Source Audio is an extraordinary audio device manufacturer. Not content to create amazing-sounding pedals and deep controllers, they go the extra mile and afford you what is quite possibly the most extensive software app experience in the business. We’re talking three to four levels deep and beyond the simple surface control of their pedals. Certainly, the most elaborate care in the industry.
Now comes the Zio analog front boost pedal. Simple right? But ah, as always with Source Audio the Zio has much more built-in. Z stands for impedance, I for input, and O for output. It’s the first all-analog pedal from Source Audio and the basic idea was simply to make your guitar sound better and they’ve achieved it in spades. True to the Source Audio pedigree of giving you more for less, it’s essentially 4 pedals in one: a one meg buffer on the input, a 150-ohm output impedance on the output for feeding other pedals and amplifiers, a second output for line-level or tuners, a built-in preamp circuit for four different voicings with up to 20db of gain on tap and a tone or capacitance control that replicates the effect of plugging into different lengths of guitar cable. The Tone capacitance control allows you to compensate for having that super-clean buffer if you so choose. You can set the true bypass pedal switch for on/off or mute your signal to switch to the tuner output.
The first way to think of Zio is as a signal conditioner that optimizes your guitar signal and brings it to the very best tone possible for feeding the rest of your signal path. The second function for the Zio is as a traditional solo boost to lift your signal and push your amp. The Zio was designed in conjunction with Chris Ventner, the sole proprietor and genius behind Shoe Pedals, one of my all-time favorite pedal companies, and the man behind the now legendary Savior Machine overdrive among others. Ventner also collaborated with Source Audio on their incredible True Spring reverb pedal which in my mind is the gold standard for spring reverbs on the market.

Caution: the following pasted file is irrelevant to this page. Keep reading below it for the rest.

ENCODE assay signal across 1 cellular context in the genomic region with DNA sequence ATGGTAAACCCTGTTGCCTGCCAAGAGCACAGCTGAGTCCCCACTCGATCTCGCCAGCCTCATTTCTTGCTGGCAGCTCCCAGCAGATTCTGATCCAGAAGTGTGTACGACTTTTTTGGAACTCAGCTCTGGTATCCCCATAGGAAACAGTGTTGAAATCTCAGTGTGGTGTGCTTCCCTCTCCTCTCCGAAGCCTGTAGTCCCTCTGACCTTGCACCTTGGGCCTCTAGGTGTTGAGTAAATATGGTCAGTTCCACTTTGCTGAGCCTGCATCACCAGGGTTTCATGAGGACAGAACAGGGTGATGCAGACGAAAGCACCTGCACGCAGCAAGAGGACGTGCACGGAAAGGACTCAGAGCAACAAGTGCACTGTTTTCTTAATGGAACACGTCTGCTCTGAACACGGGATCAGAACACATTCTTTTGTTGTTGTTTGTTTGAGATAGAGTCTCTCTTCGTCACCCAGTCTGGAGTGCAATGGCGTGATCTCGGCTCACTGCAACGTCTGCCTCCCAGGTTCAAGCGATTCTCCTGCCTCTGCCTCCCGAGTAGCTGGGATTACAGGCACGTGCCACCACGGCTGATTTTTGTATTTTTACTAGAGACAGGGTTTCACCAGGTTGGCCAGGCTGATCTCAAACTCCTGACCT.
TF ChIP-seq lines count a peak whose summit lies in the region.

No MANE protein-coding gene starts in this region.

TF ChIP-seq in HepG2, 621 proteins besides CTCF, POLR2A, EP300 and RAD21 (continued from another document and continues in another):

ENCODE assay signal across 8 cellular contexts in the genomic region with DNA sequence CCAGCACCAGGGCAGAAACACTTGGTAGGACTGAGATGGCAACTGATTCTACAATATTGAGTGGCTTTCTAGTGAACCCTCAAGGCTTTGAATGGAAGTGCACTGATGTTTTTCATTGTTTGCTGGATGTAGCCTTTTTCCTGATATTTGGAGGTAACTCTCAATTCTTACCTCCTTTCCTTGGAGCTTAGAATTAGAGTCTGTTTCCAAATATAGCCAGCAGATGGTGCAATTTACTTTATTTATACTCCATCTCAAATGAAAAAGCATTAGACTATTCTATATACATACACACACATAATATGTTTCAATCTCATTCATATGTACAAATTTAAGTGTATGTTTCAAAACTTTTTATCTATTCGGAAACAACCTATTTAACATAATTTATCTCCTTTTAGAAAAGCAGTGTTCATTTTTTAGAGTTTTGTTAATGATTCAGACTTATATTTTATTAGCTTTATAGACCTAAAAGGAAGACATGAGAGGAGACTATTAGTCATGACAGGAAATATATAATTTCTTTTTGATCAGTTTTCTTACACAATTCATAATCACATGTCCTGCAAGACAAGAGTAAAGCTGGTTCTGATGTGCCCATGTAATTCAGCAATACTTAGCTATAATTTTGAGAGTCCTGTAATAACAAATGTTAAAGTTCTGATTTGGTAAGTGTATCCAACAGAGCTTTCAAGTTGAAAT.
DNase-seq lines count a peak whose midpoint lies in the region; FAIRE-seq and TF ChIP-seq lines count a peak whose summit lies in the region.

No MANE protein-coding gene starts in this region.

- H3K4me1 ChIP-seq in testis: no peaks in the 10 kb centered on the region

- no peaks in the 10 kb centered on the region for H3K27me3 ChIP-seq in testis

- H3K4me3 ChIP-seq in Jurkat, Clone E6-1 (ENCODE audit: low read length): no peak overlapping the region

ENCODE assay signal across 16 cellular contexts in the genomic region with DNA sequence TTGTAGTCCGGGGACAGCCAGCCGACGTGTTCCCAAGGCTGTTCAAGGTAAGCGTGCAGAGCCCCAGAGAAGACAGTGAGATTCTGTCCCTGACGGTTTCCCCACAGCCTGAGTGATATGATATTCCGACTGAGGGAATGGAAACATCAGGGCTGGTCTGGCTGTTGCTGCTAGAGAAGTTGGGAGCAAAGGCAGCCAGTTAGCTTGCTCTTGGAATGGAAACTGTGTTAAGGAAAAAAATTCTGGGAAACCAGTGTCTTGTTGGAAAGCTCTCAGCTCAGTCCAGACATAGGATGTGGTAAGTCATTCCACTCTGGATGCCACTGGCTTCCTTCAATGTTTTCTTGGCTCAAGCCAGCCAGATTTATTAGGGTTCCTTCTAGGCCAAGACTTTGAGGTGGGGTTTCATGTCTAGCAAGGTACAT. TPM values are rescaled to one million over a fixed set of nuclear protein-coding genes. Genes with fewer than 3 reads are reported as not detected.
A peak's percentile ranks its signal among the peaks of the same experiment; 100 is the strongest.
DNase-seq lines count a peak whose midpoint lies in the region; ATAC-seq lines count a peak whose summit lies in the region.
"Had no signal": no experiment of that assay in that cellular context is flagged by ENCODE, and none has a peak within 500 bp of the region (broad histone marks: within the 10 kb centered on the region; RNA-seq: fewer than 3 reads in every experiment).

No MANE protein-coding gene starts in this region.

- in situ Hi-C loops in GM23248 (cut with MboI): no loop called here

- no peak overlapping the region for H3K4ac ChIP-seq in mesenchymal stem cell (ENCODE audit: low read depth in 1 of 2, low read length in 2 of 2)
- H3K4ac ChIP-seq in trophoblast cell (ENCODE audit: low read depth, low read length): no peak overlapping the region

This is a very subtle pedal, but the rewards will be down the line in your signal chain and certainly in your amp. The beauty of this pedal is that the small tweaks available can tailor any signal chain or amp to its optimum potential. There are four preamp types: JFET, low-cut, studio, and Echoplex and each has its own distinct, but again subtle, character. JFET is the op-amp most commonly used in Dumble-esque pedals like overdrives and boosts, low-cut is, well, low-cut, studio is a more refined studio gear simulation and Echoplex replicates the famous preamp section of the classic Echoplex tape delay employed by greats such as Jimmy Page, Eddie Van Halen and many more. With each preamp, you can expect a slight lift, a little bit cleaner output, more articulation, a little bit more sparkle on the top end, and a bit cleaner in the lower midrange. Trust me, it may seem negligible at first, but it will really matter down the line in your signal and you’ll really notice a mixdown for your project.
Complicated, yet, simple seems to be the Source Audio model and they’ve really outdone themselves this time. Check one out today and see if it doesn’t improve your sound.